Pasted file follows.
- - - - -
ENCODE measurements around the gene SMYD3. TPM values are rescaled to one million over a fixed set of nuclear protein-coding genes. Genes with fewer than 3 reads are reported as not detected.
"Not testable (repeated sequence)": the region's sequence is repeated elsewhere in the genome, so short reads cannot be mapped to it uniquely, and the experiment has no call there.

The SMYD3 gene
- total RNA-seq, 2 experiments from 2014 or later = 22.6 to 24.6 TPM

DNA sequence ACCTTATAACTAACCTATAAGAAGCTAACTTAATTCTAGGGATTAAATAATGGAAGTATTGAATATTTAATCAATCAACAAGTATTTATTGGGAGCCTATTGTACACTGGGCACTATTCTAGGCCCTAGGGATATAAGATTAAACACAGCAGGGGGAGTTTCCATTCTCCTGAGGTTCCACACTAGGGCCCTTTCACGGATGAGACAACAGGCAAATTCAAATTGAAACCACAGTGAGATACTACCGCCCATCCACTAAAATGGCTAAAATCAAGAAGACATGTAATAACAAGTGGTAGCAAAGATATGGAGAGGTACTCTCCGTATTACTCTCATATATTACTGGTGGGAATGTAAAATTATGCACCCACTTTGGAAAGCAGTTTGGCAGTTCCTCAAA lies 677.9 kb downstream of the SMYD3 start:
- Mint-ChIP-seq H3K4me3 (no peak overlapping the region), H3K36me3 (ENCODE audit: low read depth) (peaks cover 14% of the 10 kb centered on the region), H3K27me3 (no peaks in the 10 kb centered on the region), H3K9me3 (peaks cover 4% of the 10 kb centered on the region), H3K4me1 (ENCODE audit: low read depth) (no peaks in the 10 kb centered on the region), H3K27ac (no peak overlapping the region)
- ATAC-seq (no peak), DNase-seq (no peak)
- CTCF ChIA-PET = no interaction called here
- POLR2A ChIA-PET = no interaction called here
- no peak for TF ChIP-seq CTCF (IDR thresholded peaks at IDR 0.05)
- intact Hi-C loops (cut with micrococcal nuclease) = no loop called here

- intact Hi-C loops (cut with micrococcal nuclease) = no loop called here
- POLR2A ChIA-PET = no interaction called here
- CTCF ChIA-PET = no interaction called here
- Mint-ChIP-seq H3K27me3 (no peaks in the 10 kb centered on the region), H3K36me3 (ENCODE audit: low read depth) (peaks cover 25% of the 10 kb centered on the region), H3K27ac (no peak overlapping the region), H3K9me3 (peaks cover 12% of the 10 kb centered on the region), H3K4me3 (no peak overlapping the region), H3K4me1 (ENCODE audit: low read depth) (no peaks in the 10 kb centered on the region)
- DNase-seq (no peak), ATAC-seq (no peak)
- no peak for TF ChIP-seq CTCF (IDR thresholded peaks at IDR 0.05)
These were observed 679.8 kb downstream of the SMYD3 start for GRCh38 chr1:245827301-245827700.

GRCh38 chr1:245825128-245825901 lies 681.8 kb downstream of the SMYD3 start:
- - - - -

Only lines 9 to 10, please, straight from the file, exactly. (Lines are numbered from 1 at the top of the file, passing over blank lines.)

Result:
- POLR2A ChIA-PET = no interaction called here
- no peak for TF ChIP-seq CTCF (IDR thresholded peaks at IDR 0.05)